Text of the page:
The other day I had a discussion over a cup of coffee which helped me clarify my ideas on human rights (and perhaps on philosophy also). I am coming to the view that rights are a way of speaking rather than something one can have a theory about. [I am not talking of legal rights* here, but rather about what might be called moral or natural rights (sometimes seen as the basis or justification for legal rights).]
My interlocutor was particularly interested in whether or not children have rights. We agreed that animals do not, because they could never comprehend the reciprocal notion of obligation. But nor can very young children. I suggested that maybe children could be granted rights on the basis that they would grow in the future to understand reciprocal obligations.
My friend noted that respect for children was built into the moral convention that (women and) children are given priority in the sinking ship scenario, but I suggested that it was not useful to talk about this in terms of rights. He said that adults giving themselves priority over (weaker) children in life-or-death situations - pushing children aside in the rush for the lifeboats - was considered morally despicable. True. But I don't think 'rights' are necessarily involved here - certainly the situation can be fully described without using the word.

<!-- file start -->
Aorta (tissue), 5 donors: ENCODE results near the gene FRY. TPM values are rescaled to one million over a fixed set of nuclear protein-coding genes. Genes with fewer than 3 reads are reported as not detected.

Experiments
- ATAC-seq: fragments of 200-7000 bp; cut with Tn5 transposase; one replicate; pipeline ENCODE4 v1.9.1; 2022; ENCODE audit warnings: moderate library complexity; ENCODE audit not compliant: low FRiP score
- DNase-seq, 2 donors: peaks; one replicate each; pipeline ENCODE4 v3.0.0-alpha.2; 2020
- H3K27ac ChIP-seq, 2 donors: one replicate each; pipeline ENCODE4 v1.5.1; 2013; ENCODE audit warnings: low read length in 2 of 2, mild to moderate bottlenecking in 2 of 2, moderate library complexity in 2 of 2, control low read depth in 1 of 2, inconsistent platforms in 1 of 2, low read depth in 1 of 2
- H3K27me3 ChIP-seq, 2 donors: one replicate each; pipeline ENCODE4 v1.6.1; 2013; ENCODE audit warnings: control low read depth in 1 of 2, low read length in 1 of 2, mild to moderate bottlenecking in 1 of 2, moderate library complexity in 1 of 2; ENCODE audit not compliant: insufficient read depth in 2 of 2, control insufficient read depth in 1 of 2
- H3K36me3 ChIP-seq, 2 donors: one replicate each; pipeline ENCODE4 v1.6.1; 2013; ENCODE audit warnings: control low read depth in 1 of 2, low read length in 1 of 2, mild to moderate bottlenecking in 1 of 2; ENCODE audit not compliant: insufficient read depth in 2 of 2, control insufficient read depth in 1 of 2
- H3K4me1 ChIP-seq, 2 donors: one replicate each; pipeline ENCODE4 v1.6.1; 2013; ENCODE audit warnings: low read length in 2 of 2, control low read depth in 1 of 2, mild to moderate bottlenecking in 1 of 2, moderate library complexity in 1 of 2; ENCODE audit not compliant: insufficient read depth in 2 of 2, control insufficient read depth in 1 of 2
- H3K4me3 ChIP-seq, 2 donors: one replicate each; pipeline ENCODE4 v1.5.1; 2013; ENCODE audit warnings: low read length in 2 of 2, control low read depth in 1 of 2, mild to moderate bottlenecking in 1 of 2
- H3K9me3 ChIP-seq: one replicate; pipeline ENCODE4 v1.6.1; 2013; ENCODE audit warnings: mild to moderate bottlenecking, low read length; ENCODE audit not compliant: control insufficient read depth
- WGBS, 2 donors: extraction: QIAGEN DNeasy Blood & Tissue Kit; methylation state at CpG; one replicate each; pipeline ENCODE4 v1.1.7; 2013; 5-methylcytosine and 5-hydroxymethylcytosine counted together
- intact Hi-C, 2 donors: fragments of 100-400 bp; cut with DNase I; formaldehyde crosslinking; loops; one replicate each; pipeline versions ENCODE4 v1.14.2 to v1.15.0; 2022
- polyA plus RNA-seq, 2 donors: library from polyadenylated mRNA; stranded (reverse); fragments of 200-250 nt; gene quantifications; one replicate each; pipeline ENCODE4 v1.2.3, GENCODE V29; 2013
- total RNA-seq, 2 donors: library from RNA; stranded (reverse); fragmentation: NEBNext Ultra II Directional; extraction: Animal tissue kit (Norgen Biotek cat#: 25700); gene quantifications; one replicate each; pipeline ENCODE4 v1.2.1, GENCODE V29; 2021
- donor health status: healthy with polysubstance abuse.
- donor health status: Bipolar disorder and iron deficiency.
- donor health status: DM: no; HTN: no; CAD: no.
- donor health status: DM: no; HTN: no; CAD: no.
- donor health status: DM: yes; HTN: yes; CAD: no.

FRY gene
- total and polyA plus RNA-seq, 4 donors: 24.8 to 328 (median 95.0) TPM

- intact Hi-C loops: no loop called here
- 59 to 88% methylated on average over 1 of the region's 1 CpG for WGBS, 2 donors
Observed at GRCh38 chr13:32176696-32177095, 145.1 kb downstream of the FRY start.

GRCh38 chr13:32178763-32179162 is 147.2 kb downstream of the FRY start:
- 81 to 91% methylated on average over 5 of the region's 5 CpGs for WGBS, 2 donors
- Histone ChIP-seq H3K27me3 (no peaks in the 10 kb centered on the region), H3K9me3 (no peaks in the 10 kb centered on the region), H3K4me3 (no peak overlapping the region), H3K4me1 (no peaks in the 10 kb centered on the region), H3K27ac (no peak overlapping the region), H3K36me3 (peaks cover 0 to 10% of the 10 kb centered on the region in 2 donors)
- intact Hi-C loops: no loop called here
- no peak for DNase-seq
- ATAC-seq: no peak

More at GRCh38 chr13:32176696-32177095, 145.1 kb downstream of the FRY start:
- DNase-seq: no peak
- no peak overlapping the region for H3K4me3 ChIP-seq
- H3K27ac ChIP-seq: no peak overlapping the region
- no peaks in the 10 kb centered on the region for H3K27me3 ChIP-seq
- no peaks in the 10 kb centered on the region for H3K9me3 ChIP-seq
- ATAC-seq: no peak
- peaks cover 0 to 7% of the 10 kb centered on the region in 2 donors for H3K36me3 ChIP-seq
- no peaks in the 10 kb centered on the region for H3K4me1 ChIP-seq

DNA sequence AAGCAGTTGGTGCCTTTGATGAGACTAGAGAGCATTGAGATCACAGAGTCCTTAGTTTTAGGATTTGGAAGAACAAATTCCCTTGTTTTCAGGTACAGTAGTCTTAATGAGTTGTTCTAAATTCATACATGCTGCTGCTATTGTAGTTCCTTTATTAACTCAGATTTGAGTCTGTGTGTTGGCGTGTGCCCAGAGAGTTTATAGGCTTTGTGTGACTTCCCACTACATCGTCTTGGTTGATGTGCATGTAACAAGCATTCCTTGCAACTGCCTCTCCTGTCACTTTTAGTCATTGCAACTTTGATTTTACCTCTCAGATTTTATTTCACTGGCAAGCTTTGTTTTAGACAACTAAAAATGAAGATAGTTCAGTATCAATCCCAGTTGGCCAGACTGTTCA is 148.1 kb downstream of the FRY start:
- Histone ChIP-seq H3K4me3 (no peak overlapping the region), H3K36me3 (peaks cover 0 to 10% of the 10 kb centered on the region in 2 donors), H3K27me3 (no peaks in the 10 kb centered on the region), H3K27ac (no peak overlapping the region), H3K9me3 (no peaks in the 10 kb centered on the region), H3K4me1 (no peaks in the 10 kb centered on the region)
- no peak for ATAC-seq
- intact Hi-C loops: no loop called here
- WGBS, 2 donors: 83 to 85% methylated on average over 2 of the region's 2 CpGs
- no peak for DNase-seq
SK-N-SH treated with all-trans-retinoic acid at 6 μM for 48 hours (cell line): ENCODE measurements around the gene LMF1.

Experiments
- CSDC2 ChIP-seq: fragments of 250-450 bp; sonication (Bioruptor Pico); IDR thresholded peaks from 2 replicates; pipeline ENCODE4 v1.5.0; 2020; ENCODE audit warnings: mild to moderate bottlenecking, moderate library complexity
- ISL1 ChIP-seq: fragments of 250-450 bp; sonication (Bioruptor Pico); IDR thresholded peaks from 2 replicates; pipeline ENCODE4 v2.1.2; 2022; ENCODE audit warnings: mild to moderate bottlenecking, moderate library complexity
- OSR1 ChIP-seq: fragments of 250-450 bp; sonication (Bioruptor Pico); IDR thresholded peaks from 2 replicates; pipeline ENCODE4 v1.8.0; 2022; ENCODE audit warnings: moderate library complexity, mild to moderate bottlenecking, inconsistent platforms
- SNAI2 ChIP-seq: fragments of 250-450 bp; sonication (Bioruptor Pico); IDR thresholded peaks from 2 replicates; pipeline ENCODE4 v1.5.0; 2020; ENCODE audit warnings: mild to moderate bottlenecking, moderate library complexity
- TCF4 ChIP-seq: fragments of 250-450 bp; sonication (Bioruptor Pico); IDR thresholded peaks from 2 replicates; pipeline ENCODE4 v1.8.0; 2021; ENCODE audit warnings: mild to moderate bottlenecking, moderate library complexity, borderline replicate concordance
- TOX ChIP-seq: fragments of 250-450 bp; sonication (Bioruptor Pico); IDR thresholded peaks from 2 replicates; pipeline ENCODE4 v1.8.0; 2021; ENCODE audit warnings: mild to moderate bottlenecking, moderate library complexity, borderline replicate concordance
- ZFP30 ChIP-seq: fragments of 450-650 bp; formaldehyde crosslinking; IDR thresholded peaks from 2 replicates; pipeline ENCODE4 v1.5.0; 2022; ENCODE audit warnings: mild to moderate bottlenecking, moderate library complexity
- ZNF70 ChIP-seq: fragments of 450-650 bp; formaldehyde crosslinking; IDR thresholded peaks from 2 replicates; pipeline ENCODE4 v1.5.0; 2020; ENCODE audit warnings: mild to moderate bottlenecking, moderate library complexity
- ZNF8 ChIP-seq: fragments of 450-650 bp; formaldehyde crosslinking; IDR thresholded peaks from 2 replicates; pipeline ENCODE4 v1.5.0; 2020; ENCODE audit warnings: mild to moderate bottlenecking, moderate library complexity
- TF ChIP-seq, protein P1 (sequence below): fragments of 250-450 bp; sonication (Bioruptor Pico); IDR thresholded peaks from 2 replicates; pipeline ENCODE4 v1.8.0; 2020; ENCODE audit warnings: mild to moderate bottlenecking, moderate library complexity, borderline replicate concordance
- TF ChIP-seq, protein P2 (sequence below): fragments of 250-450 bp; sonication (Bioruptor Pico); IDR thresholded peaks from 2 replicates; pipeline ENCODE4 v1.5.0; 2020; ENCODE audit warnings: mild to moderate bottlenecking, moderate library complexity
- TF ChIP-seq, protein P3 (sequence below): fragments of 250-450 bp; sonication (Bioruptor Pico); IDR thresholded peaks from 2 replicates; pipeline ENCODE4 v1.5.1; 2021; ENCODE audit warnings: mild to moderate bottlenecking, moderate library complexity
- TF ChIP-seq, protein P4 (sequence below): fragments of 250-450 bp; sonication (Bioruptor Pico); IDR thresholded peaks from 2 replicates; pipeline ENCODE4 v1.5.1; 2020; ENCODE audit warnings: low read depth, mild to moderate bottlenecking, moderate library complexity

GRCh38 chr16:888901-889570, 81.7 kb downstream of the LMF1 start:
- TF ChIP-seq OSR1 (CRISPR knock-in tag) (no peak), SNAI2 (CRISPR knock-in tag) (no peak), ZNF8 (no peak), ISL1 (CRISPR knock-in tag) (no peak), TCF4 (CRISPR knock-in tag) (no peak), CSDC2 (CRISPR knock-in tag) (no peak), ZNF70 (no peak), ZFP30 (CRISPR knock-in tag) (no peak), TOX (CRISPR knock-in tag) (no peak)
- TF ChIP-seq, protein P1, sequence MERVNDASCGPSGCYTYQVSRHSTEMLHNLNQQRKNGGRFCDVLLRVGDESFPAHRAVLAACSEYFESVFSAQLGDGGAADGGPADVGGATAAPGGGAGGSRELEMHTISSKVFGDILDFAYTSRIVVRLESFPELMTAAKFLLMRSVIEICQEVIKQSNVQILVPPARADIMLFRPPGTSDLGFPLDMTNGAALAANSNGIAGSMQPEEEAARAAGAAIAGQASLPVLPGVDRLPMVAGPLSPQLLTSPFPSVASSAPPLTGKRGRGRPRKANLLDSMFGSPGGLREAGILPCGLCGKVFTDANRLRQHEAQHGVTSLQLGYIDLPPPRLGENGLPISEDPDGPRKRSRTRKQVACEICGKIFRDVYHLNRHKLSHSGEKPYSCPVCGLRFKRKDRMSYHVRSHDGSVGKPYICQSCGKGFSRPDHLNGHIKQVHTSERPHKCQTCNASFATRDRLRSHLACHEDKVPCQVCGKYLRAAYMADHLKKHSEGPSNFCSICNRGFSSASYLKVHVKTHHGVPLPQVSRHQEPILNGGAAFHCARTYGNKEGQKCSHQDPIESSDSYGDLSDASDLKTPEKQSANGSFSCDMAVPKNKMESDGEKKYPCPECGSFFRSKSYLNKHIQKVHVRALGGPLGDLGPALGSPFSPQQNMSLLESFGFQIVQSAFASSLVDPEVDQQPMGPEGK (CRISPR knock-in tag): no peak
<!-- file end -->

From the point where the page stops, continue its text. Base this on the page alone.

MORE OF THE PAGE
When I imagined a pregnant woman with a terminal brain tumor on the sinking ship (to highlight the question of the status of the unborn child in this situation), I began to recognize the absurdity into which these sorts of discussion all too often descend.
All this strengthened my conviction that rights (and similar concepts) cannot be treated scientifically, as it were. They cannot be quantified or dealt with in a scientifically precise way. As with many other issues of semantics and communication, there are prototypical cases, where a concept is fairly clear, and more marginal cases, where there is scope for disagreement.
To take a trivial but instructive case, if I am queueing in a supermarket and somebody tries to push in ahead of me, I can justly tell him that he has no right to do so. (Either he has failed to understand the queueing convention or he is flouting it.)
Too often, though, the concept of rights is used in contexts far removed from these semantically clear cases, and far removed also from any spontaneous and plausible natural language usage. Such tendentious and problematic use of the term only serves to sow confusion.
'Right' and 'rights' are just words, but words which, used sparingly and appropriately, evoke an aspect of the multifaceted moral environment in which we all move.
*Explicit laws (or rules or regulations) can of course unambiguously assign legal (or other formal) rights to individuals or groups.